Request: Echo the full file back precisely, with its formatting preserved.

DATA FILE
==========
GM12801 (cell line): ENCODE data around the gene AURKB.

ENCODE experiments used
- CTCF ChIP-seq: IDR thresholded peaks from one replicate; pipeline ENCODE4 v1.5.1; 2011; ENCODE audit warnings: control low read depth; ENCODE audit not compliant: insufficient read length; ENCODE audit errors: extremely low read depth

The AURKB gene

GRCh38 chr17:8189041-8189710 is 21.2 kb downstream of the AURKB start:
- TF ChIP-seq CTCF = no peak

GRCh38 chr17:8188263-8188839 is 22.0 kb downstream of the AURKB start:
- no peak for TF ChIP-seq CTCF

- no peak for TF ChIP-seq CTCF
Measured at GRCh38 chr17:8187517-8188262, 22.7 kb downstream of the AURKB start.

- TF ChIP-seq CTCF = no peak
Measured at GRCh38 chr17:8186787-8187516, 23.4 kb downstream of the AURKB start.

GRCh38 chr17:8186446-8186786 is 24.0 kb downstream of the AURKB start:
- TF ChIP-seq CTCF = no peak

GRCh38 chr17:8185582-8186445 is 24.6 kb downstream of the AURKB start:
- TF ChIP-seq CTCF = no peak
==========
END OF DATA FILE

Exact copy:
GM12801 (cell line): ENCODE data around the gene AURKB.

ENCODE experiments used
- CTCF ChIP-seq: IDR thresholded peaks from one replicate; pipeline ENCODE4 v1.5.1; 2011; ENCODE audit warnings: control low read depth; ENCODE audit not compliant: insufficient read length; ENCODE audit errors: extremely low read depth

The AURKB gene

GRCh38 chr17:8189041-8189710 is 21.2 kb downstream of the AURKB start:
- TF ChIP-seq CTCF = no peak

GRCh38 chr17:8188263-8188839 is 22.0 kb downstream of the AURKB start:
- no peak for TF ChIP-seq CTCF

- no peak for TF ChIP-seq CTCF
Measured at GRCh38 chr17:8187517-8188262, 22.7 kb downstream of the AURKB start.

- TF ChIP-seq CTCF = no peak
Measured at GRCh38 chr17:8186787-8187516, 23.4 kb downstream of the AURKB start.

GRCh38 chr17:8186446-8186786 is 24.0 kb downstream of the AURKB start:
- TF ChIP-seq CTCF = no peak

GRCh38 chr17:8185582-8186445 is 24.6 kb downstream of the AURKB start:
- TF ChIP-seq CTCF = no peak